Ave Maria (Schubert)
This work bears the designation Opus 52.
Year: 1825 / 2004
Duration: c. 4:30
Difficulty: III (see Ratings for explanation)
Original Medium: Piano
Publisher: Manhattan Beach Music
Cost: Score and Parts (print) - $125.00 | Score Only (print) - $15.00
B-flat Soprano Clarinet I-II-III
B-flat Bass Clarinet
B-flat Contrabass Clarinet
E-flat Alto Saxophone I-II
B-flat Tenor Saxophone
E-flat Baritone Saxophone
B-flat Trumpet I-II-III
Horn in F I-II
None discovered thus far.
With the possible exception of Mozart, no other composer in the history of music ever surpassed Franz Schubert's genius for melodic writing. His lieder (art songs for voice and piano) were composed at an astonishing rate, and number in the hundreds. Some of Vienna's greatest singers were his closest friends, and he took pleasure in creating his songs for them. One of his most well-known songs, Ave Maria, was composed in 1825 when he was 28 years old.
In my setting, I considered carefully the problem of translating piano music to the wind medium without compromising the dignity and beauty of the original. To have simply transferred the piano part literally to the winds would have resulted in a timid and thin sound. For me, the solution was to find and connect the multiple melodic layers implied by the piano figurations, creating a richer, more polyphonic texture suitable to the winds. I had lots of fun dissecting and re-assembling the piece, and I took occasional liberties in the process, but I never strayed far from the basic harmonic structure of the original, and I strove hard to preserve a Schubertian elegance and grace.
There are other differences between the two versions. In Schubert's setting, three verses of text are set to the same music. With the absence of the text in my version, it seemed sufficient to state the verse only twice, and it seemed necessary to find other ways to control and vary the dramatic flow. I took liberties with the octave placement of the melody, and rather than repeat the second verse literally, I constructed it as a subtle variation of the first. Finally, and perhaps most obviously, I changed the basic pulse of the original from the eighth-note to the quarter for greater ease on the eye.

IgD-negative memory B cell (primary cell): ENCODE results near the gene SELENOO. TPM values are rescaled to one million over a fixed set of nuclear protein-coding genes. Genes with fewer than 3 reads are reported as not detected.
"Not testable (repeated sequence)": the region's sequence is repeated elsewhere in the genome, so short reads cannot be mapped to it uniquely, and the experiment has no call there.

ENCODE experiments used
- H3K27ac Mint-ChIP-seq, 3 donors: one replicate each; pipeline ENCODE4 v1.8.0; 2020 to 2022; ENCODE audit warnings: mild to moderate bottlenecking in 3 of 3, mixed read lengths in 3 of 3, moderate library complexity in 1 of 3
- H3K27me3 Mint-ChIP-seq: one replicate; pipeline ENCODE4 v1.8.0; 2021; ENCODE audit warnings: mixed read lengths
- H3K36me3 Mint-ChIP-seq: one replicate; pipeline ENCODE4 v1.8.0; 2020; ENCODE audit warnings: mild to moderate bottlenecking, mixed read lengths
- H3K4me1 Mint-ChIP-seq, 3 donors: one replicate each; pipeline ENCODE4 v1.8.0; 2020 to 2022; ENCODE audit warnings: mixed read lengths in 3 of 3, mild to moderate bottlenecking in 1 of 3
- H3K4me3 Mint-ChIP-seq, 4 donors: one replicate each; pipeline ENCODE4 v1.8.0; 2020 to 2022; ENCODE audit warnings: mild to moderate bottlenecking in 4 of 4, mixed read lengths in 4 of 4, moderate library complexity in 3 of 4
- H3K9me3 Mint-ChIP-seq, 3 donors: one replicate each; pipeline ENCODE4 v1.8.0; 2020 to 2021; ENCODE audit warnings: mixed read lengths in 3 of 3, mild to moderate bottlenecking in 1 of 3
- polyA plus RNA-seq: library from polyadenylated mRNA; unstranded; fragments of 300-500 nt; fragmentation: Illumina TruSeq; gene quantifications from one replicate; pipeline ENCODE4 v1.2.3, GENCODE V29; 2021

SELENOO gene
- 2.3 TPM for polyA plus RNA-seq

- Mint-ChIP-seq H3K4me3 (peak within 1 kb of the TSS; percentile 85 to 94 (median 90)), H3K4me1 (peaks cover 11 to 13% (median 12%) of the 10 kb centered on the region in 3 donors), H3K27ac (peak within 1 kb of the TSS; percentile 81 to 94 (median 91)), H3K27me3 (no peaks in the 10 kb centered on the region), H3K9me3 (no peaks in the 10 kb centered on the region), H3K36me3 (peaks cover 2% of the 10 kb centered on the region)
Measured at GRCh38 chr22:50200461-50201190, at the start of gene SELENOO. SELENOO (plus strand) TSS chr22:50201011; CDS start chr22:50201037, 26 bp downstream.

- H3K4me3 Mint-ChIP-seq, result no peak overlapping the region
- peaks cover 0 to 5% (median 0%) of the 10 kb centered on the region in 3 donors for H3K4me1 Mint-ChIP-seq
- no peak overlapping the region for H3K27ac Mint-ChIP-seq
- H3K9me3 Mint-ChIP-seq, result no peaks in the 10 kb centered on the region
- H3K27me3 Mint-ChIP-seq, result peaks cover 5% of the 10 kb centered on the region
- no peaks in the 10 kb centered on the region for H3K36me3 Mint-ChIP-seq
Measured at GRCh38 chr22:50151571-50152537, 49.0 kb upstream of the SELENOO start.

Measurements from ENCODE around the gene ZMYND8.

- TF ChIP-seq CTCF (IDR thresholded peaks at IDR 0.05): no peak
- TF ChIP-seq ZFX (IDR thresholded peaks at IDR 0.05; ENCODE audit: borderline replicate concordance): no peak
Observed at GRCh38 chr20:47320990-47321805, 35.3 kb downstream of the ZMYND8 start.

Even without its text, Schubert's song sounds more devotional than virtually anything he ever composed. I kept this at the front of my mind throughout the creative process. Above all, I hope my setting reflects the profound sense of reverence and humility expressed in the original.
- Program Note by Frank Ticheli
None discovered thus far.
- Georgia: V
- Indiana: ISSMA SENIOR BAND GROUP III
- Kansas: III
- Louisiana: III
- Michigan: Senior High B
- Mississippi: VI-A
- Tennessee: III
- Texas: III. Complete
To submit a performance please join The Wind Repertory Project
- Idaho State University (Pocatello) Civic Concert Band (Patrick Brooks, conductor) – 13 November 2019
- Iowa State University (Ames) Symphonic Band (Michael Golemo, conductor) – 16 February 2018
- University of Texas (Austin) Texas Concert Band (Scott Hanna, conductor) – 24 April 2017
- Philadelphia (Penn. ) Wind Symphony (Paul Bryan, conductor) – 20 March 2017
- University of Calgary Wind Ensemble – 2015
Works for Winds by this Composer
- Ave Maria (arr. Ticheli) (1825/2004)
- Erl King (arr. Daehn) (2013)
- Impromptu (arr. Hautvast) (2014)
- Little Symphony for Winds (tr. Reynolds) (1817-18/2003)
- Marche Militaire (arr. Harnsberger) (1818/2011)
- Military March
- Rosamunde Overture (arr. Winterbottom)
- Schubert, F.; Ticheli, F. (2004). Ave Maria : For Concert Band : Op. 52 [score]. Manhattan Beach Music: Brooklyn, N.Y.